The Periodic Table Unit Plan (39 Favorites)

LESSON PLAN in Periodic Table. Last updated September 27, 2018.


Summary

The AACT high school classroom resource library and multimedia collection has everything you need to put together a unit plan for your classroom: lessons, activities, labs, projects, videos, simulations, and animations. We constructed a unit plan using AACT resources that is designed to teach the Periodic Table to your students.

Grade Level

High school

Objectives

By the end of this unit, students should be able to:

  • Understand how the periodic table is organized and classify elements by family name, group number, and period number.
  • Recognize the pattern of the physical properties of the elements with relationship to period and column.
  • Understand and be able to predict the trends of atomic radius, ionic radius, and ionization energy.
  • Identify unknown elements based on their properties of atomic radius, malleability, conductivity, and ionization energy.
  • Classify an element as a metal, nonmetal, or metalloid based on its physical and chemical properties.
  • Recognize the contributions to the organization of the periodic table over time by important scientists.
  • Understand that the current periodic table was developed over time based on many discoveries, models and revisions.

Chemistry Topics

This lesson supports students’ understanding of

  • Periodic Table
  • Physical Properties
  • Periodic Trends
  • Atomic Radius
  • Ionic Radius
  • Ionization Energy
  • Metallic Properties

Time

Teacher Preparation: See individual resources

Lesson: 7–10 class periods, depending upon class level

Materials

  • Refer to the materials list given with each individual activity.

Safety

  • Refer to the safety instructions given for each individual activity.

Teacher Notes

  • The activities shown below are listed in the order that they should be completed. 
  • The teacher notes, student handouts, and additional materials can be accessed on the page for each individual activity.
  • Please note that most of these resources are AACT member benefits.

Classroom Resources:

  • Aliens Activity: Introduce the unit by having your students complete this activity. Students organize alien cards into groups and periods following trends, similar to how the periodic table is put together. The teacher can remove two cards from each student’s deck, and after they organize the cards the students can predict (draw) the missing aliens.

  • History of the Periodic Table: This Founders of Chemistry video tells the story of the development of the periodic table and pays tribute to each of the major scientific contributors who made great discoveries through their efforts to best organize the elements. All of the videos in this series include student activity sheets that include questions for students to answer as they view them.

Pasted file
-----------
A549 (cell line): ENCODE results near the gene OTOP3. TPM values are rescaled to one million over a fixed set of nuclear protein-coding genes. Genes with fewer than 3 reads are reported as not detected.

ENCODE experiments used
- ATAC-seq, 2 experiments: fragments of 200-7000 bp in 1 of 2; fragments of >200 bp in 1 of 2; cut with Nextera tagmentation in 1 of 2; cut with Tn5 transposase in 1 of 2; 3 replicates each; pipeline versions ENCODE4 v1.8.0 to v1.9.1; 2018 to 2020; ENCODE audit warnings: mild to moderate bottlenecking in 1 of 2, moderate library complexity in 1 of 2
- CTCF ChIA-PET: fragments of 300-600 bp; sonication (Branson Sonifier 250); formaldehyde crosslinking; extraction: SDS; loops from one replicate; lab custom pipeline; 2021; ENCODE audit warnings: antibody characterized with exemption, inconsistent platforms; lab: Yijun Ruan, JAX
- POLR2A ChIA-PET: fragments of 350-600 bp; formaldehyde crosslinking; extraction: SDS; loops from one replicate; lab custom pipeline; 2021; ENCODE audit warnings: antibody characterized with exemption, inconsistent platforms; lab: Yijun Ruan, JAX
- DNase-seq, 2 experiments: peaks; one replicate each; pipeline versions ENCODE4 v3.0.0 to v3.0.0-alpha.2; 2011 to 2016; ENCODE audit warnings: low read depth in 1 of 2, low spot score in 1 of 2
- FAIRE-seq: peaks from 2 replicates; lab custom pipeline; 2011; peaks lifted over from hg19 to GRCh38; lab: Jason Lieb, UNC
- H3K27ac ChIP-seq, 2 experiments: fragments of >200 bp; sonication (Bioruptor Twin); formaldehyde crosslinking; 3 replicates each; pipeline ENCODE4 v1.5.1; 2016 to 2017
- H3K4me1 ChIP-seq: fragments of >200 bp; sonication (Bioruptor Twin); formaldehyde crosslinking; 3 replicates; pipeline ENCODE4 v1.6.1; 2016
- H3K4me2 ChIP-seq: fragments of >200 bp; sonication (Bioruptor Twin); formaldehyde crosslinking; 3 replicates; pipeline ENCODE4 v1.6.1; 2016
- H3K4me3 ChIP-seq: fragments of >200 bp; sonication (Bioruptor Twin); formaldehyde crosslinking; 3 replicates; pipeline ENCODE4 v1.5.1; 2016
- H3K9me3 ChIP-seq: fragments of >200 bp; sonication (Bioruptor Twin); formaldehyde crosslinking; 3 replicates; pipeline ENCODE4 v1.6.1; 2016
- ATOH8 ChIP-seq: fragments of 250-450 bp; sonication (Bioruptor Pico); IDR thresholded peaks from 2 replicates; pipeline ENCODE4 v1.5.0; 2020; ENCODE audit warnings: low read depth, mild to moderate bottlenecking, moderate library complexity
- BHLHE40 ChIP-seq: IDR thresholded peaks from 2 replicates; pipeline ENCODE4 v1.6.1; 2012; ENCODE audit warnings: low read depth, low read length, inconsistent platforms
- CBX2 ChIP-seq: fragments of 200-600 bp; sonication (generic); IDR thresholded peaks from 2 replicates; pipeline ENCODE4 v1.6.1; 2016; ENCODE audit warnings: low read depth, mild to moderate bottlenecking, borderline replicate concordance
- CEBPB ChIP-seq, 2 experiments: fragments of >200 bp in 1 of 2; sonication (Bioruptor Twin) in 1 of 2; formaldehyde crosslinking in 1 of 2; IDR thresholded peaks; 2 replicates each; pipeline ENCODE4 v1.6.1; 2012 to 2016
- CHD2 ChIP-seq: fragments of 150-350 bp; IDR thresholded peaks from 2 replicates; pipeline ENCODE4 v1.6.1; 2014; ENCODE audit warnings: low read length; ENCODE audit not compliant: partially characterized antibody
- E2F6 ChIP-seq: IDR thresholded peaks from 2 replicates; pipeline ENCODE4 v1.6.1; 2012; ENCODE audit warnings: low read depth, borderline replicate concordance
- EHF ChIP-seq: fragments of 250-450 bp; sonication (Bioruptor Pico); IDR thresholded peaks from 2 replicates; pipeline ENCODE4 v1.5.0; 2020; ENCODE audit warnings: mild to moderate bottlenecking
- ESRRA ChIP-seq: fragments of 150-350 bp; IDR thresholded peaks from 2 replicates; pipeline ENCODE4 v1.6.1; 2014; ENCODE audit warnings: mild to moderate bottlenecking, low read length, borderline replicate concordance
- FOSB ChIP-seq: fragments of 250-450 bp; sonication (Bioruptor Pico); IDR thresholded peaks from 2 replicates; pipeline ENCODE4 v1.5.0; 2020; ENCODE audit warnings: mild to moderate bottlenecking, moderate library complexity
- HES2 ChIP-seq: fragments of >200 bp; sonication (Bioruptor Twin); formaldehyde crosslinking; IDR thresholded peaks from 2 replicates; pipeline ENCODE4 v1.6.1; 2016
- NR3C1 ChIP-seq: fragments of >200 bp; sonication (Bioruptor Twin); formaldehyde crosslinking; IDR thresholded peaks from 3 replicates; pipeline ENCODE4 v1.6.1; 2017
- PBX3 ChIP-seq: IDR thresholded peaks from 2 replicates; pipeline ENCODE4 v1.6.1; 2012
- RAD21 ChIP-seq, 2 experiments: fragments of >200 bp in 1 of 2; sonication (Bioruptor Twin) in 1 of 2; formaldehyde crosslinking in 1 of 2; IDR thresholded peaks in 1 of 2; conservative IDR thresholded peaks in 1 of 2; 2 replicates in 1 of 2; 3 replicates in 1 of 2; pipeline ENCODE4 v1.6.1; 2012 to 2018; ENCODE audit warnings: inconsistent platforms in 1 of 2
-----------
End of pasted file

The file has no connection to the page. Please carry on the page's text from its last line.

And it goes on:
• Dmitri Mendeleev: You may also want to show your students this Founders of Chemistry video, which tells the story of Dmitri Mendeleev, who organized the periodic table, even leaving gaps to be filled in with elements that weren't yet discovered.

  • Ptable.com Investigations: Your students can learn the basics about the Periodic Table by completing one or more of the online explorations with this lesson. Students will use the online periodic table, ptable.com, to investigate a number of chemistry concepts and explore information about the elements, including historical data, physical properties, periodic trends and more.
  • Make a Periodic Table Activity: Use this activity to get a quick assessment of your students’ understanding of the organization of the Periodic Table. Students use imaginary elements to create a periodic table based on the known properties of those elements. The answer key is available.

  • Mendeleev’s Periodic Table: This activity can be used to formally or informally access your student’s understanding of periodic trends. Students will use their knowledge of Periodic Trends and a set of Mendeleev’s Cards to analyze and identify unknown elements and organize them correctly in the Periodic Table.
  • Metal, Nonmetal, or Metalloid?: Finish the unit with this lab activity, which allows students to classify several samples of elements as metals, nonmetals, or metalloid based on their physical and chemical properties.
  • PeriodicTable of…Mistakes: This resource is from the May 2017 issue of Chemistry Solutions and can be used as a classroom activity or even as an informal assessment at the end of the unit. This fun activity challenges students to find 25 errors, such as element name, symbol, placement and trends, on our Periodic Table of Mistakes. A correct version of the table and an answer key are also available with this resource.
  • ChemMatters: Use The Many Looks of the Periodic Table (October 2008) article as the basis for an extension activity or project at the end of the chapter. It can also be used as a way to enhance science literacy skills.